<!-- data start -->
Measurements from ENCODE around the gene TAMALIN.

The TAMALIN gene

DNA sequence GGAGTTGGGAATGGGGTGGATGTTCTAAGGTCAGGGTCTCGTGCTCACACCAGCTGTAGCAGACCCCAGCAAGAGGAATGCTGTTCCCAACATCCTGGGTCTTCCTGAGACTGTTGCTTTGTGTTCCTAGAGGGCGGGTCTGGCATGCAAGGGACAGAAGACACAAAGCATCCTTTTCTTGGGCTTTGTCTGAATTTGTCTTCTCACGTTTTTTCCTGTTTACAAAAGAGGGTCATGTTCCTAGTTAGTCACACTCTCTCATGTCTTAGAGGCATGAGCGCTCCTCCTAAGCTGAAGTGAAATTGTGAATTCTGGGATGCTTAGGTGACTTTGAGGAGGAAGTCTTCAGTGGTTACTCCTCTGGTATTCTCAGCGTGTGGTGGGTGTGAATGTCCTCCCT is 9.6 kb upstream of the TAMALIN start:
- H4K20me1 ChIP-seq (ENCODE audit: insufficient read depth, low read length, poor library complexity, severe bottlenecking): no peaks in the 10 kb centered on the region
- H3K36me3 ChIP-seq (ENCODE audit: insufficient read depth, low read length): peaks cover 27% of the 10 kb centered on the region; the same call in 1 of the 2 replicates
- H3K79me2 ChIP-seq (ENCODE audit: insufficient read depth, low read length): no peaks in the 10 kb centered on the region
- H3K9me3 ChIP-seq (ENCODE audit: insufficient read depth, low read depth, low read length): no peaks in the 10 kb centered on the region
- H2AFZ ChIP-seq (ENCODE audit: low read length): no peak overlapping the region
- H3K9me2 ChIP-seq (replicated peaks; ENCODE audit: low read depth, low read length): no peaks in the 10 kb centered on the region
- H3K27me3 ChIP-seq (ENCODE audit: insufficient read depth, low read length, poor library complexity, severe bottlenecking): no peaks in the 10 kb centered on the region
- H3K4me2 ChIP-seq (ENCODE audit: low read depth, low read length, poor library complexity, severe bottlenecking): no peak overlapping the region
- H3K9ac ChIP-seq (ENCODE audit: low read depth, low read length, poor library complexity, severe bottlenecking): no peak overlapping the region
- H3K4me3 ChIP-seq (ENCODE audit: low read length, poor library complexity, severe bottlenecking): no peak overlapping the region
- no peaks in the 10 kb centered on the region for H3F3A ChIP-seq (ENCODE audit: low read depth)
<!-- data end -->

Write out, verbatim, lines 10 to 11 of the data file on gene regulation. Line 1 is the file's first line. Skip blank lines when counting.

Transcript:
- H3K27me3 ChIP-seq (ENCODE audit: insufficient read depth, low read length, poor library complexity, severe bottlenecking): no peaks in the 10 kb centered on the region
- H3K4me2 ChIP-seq (ENCODE audit: low read depth, low read length, poor library complexity, severe bottlenecking): no peak overlapping the region